What is Diverticular Disease?
The intestine is divided into the large and small intestines. The large intestine absorbs nutrients from the food that you eat and pushes the remaining undigested waste towards the anus. High fibrous foods like fruits and vegetables soften the undigested material and help in easy movement of stools. However, low-fibre foods can produce small and hard stools that are expelled with increased strain while passing. This straining can create weak spots in the wall of the intestine leading to diverticular diseases, conditions that cause the development of small sacs or pouches. The conditions include diverticulosis, diverticular bleeding, and diverticulitis.
Diverticulosis is a condition where a large number of small pouches, known as diverticula, develop in the lining of the bowel. They can be small or large and are formed with increased strain during bowel movements, or when gas, waste, or liquid put pressure on the weak portions of the walls of the intestine. This is a common condition that can be found in 10% of people above age 40 and 50% of people over the age of 60.
Diverticular bleeding occurs when there is an injury to the blood vessels lying adjacent to the diverticula.
Inflammation and infection of the diverticula is known as diverticulitis. When waste material blocks the diverticula, they can become inflamed due to bacterial invasion. Increased pressure on the colon wall or a block at the entrance of the diverticula can reduce blood supply and lead to infection and inflammation.
What are the Signs & Symptoms of Diverticular Disease
People suffering from diverticulosis do not have any serious symptoms, but when infection or inflammation occurs, the condition is known as diverticulitis and symptoms can be sudden in onset. The common symptoms include:
- Abdominal pain and tenderness in the left lower abdomen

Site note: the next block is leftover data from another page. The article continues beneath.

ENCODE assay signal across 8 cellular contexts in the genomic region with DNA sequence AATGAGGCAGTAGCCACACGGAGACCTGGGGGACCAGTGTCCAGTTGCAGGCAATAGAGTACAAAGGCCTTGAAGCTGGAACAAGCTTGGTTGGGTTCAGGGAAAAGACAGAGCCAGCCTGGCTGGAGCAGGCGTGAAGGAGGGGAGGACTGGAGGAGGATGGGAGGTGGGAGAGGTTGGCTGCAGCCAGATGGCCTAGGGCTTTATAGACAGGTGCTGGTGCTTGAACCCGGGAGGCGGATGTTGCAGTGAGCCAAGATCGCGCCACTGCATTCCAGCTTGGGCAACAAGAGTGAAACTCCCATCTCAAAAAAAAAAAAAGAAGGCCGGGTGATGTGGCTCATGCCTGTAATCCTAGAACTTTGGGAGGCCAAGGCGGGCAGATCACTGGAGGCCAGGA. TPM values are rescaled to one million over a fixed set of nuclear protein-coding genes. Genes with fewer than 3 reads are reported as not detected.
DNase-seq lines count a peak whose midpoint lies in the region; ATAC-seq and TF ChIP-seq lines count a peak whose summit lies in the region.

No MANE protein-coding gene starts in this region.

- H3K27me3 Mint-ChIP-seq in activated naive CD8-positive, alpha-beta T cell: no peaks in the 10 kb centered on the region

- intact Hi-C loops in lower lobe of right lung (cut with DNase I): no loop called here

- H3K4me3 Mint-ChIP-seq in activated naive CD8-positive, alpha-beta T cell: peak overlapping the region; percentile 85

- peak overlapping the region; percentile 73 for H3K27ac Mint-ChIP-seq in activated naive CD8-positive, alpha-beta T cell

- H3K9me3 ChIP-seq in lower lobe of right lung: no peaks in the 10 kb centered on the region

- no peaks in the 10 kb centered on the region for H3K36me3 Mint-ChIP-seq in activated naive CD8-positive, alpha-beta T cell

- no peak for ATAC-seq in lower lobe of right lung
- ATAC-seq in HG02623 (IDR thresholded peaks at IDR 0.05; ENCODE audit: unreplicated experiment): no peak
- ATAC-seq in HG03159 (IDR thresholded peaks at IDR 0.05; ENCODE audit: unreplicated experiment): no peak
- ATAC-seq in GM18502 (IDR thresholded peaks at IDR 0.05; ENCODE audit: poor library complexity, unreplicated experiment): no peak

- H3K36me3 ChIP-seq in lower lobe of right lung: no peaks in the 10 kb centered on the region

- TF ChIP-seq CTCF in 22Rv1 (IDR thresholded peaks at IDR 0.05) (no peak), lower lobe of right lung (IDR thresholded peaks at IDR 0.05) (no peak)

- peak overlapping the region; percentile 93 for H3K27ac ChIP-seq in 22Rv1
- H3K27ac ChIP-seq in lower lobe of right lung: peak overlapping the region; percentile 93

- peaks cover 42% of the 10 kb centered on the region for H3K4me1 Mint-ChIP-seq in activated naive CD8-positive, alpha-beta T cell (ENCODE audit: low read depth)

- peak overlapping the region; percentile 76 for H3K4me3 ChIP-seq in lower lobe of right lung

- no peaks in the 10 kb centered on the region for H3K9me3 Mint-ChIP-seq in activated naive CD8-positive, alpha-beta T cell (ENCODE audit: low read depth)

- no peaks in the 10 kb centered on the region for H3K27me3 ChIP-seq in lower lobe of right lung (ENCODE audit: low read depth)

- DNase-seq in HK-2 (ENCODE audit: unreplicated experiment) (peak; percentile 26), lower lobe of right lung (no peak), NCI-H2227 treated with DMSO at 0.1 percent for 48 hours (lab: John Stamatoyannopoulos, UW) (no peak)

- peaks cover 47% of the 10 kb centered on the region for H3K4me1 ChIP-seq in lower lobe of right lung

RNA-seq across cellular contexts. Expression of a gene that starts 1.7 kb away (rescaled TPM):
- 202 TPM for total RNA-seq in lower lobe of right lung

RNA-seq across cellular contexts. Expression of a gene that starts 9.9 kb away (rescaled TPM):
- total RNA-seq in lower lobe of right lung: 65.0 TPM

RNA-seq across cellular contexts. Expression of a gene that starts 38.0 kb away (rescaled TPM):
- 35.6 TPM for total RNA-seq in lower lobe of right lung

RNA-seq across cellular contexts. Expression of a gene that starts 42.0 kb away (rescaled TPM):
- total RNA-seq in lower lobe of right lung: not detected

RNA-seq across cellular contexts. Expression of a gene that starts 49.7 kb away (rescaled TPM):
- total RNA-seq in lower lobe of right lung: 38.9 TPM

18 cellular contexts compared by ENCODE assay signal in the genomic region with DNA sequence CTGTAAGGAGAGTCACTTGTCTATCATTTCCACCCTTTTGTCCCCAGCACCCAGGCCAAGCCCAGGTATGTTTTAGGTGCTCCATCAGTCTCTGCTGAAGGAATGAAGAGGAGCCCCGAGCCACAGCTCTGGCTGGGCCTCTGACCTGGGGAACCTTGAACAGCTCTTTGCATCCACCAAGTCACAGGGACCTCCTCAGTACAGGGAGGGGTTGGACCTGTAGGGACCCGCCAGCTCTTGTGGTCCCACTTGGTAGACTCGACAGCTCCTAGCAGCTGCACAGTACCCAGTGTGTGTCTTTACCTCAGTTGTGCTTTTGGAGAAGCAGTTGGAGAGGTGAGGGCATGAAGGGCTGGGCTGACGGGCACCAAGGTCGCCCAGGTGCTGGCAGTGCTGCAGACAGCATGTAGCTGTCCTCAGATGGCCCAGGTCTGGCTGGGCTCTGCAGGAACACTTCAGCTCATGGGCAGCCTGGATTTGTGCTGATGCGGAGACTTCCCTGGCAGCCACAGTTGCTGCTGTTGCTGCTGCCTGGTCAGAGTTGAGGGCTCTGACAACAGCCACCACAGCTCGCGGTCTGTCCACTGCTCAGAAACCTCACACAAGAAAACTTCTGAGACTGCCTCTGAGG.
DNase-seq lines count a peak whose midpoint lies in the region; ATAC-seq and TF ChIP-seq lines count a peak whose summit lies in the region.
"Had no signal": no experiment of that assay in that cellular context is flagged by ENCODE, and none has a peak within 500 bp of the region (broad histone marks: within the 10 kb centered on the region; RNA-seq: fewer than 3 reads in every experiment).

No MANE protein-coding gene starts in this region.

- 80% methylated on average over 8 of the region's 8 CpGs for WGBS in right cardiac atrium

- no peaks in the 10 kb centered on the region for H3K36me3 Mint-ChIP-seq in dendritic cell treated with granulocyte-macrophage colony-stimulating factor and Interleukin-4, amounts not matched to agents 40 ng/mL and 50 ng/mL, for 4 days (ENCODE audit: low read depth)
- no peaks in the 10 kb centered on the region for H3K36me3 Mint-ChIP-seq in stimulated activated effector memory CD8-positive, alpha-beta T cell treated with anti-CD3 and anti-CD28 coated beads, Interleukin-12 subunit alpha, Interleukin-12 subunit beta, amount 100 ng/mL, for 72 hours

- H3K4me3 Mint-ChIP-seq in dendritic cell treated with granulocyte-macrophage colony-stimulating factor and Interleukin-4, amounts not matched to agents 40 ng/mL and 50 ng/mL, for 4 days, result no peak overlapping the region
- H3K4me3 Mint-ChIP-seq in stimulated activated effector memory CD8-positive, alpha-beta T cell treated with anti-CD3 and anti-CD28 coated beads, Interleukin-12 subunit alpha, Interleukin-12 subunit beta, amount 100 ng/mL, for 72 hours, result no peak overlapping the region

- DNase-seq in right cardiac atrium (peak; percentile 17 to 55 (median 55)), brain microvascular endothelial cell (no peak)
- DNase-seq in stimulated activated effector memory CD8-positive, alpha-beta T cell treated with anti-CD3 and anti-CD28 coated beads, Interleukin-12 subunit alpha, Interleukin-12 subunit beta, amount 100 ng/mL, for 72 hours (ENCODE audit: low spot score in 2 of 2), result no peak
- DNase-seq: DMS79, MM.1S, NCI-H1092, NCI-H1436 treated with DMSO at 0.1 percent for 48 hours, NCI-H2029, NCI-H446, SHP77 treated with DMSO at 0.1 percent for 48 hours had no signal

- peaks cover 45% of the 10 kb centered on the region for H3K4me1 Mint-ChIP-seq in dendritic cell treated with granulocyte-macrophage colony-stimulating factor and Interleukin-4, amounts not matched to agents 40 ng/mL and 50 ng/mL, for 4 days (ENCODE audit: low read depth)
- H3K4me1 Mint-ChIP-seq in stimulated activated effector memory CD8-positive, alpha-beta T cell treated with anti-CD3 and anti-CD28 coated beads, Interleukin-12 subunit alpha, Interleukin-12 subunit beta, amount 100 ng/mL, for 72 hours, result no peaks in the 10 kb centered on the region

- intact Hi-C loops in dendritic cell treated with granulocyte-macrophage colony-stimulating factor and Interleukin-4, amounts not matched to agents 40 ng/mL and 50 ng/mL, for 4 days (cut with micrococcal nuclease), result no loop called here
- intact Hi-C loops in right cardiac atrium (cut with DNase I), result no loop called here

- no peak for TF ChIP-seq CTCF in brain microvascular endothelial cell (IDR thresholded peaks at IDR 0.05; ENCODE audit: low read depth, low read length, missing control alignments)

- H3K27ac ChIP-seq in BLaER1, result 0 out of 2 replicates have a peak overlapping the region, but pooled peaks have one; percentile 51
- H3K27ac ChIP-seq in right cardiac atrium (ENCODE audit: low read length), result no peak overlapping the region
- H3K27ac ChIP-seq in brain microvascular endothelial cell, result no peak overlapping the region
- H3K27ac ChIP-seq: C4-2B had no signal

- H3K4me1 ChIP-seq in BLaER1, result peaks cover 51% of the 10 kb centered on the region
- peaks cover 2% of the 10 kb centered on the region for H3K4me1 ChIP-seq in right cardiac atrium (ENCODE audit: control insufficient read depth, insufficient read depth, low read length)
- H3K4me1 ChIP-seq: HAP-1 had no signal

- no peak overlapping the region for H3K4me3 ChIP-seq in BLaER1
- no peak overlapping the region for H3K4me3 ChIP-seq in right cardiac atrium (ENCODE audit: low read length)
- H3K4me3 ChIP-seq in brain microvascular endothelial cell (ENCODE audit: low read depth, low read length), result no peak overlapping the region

- Pain worsens while eating and relieves after flatulence or passing stools
- Alternating episodes of constipation and diarrhoea
- Bleeding from the rectum
- Abdominal bloating
- Alternating diarrhoea with constipation
- Nausea and vomiting
- Fever and chills
Diverticular diseases can lead to other complications:
- Peritonitis: Rupture of diverticula and leakage of intestinal contents into abdominal cavity
- Blockage in colon or small intestine due to scarring
- Abscess formed by collection of pus
- Fistula: Abnormal passage between intestine and abdominal wall or intestine and bladder or vagina
What are the Methods of Screening and Diagnosis of Diverticular Disease
As people with diverticulosis show no symptoms, diagnosis usually occurs during routine screening examinations such as colorectal cancer screening or other intestinal tests.
When you present with symptoms of diverticulitis, your doctor will examine your medical history with relation to your diet, bowel habits, and current medications used, and will perform a physical examination. He/she may also conduct a digital rectal examination, where a gloved and lubricated finger will be inserted into your rectum to check for abnormalities. You may be recommended the following diagnostic tests in order to determine the extent of damage to your intestine:
- Imaging tests like X-rays, ultrasound and CT scans
- Sigmoidoscopy: A flexible tube with a camera fitted at one end (sigmoidoscope) is introduced through the anus to visualize the inner lining of the sigmoid colon (lower 1/3rd of the colon) and rectum.